Wilfredo and I met a few years ago. He is a large, intimidating-looking man who is also just about the sweetest,  gentlest guy you’ll ever meet. I was the contact person at an amazing animal rescue,   Empty Cages Collective,  and I took a call one day from Wilfredo who was desperately trying to trap a local feral cat he had been feeding who was stuck in a construction site. I lent Wilfredo my cat trap and a friendship was born (every cat rescue advocate should have a Wilfredo in their lives–he came to my rescue a few months later when I needed to wade into a bad ‘nabe in Bushwick to rescue Pickles the cat who had been abandoned by his owner and was now cowering terrified in an apt–actually in the back of a cupboard–about to undergo demolition. I needed someone Wilfredo’s size and countenance to back me up, and together we got Pickles to safety and into a loving home).

So there I am, all made up and ready to SELL SOME PRODUCT  (but totally in a “down to earth,  natural,  un-sell-y way”–that’s commercial-speak for “don’t sound like an actress” ) lugging a contractor bag full of straw through Union Square Station.  Met up with Wilfredo, discussed how to make feral cat shelters, pounded each other on the back man-style and ran off to my callback, where I sat with many young,  beautiful,  actually-Spanish-speaking ladies who rather put me to shame. Still, I made it work. This is the life of a Catress.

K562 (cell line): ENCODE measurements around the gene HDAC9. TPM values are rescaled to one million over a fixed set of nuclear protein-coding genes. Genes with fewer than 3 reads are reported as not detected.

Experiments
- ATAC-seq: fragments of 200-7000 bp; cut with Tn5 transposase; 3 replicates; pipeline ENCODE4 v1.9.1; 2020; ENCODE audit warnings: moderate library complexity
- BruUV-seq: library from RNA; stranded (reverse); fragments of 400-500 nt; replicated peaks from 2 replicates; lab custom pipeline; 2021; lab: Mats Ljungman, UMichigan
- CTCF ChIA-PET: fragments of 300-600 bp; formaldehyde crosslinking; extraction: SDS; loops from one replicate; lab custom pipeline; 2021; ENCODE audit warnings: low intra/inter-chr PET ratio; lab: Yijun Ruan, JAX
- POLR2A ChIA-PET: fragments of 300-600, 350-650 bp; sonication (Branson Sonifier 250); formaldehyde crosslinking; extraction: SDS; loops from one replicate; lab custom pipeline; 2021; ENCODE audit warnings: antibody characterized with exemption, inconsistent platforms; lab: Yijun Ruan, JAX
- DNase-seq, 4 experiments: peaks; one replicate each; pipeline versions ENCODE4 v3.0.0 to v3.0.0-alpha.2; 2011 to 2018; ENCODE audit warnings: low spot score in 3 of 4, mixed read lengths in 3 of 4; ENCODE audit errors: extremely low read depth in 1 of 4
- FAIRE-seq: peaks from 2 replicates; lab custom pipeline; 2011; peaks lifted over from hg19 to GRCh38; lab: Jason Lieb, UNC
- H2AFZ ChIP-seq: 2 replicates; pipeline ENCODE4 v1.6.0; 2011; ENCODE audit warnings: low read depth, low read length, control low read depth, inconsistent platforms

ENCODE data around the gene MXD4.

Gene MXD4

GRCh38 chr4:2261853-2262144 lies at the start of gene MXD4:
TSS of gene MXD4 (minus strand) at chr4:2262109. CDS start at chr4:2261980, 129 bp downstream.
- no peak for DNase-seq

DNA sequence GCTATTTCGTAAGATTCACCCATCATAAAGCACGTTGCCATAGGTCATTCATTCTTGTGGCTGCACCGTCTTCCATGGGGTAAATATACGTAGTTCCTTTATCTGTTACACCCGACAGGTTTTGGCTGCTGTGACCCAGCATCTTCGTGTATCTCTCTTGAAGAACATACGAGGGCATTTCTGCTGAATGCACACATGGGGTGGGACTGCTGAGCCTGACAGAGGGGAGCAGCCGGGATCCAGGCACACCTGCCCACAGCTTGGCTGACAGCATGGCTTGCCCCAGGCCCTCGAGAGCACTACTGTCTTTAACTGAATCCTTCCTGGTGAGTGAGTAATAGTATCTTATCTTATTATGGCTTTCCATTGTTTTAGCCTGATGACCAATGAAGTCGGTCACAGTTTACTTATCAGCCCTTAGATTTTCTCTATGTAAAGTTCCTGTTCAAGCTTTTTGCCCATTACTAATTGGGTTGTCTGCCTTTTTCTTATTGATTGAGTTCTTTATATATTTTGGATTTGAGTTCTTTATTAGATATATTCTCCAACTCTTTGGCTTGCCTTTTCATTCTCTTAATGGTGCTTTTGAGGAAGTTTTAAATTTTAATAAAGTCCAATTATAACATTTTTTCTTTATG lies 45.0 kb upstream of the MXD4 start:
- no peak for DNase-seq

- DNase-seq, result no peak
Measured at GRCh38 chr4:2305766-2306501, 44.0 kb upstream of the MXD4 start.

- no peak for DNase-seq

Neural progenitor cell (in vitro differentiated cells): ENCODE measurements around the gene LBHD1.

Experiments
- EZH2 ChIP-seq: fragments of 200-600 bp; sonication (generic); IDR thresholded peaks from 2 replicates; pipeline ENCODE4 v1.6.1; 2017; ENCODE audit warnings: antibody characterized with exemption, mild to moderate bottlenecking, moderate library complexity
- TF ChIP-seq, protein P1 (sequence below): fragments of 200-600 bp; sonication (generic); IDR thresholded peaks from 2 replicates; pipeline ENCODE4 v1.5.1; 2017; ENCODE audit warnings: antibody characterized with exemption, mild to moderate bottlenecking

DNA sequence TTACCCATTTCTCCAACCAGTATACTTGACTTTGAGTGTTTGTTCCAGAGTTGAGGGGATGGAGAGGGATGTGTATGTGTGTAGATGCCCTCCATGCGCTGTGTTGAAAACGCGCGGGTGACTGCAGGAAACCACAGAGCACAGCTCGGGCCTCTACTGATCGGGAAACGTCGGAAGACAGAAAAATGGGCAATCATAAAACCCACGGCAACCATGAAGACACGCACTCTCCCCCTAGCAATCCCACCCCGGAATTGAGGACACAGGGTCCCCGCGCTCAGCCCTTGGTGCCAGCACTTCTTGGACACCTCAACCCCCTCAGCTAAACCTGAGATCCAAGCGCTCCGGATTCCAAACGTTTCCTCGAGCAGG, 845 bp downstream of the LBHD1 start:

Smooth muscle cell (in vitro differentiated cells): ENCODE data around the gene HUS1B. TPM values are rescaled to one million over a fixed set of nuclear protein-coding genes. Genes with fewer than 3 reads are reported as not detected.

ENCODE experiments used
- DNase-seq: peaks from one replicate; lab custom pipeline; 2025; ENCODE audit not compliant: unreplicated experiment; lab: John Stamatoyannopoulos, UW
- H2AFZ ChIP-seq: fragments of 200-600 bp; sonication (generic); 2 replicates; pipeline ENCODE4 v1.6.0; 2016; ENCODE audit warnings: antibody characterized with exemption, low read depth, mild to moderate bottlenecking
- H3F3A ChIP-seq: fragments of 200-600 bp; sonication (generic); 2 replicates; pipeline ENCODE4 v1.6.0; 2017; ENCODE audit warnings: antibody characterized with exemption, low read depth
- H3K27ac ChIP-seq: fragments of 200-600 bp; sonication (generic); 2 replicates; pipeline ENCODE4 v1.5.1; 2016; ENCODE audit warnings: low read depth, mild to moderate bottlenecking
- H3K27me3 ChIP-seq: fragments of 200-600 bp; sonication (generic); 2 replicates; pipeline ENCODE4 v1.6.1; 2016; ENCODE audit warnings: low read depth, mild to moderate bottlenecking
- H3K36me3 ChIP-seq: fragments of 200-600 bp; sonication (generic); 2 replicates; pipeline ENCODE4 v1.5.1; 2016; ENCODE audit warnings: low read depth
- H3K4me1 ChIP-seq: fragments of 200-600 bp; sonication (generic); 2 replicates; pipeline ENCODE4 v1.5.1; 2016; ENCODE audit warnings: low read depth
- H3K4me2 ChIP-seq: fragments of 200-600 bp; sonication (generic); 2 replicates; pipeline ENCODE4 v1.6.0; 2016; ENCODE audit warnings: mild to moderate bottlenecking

Then back home to Brooklyn where I spotted my local colony of 5 Oreo-cats waiting patiently in the cold for some food. I am not their regular feeder, but I may have snuck over the chain-link fence of the yard they live in a few weeks ago (shhhhhhhhh!) to set up a small feral shelter-town for them hidden by a wooden wall I propped up through the fence.FullSizeRender(3)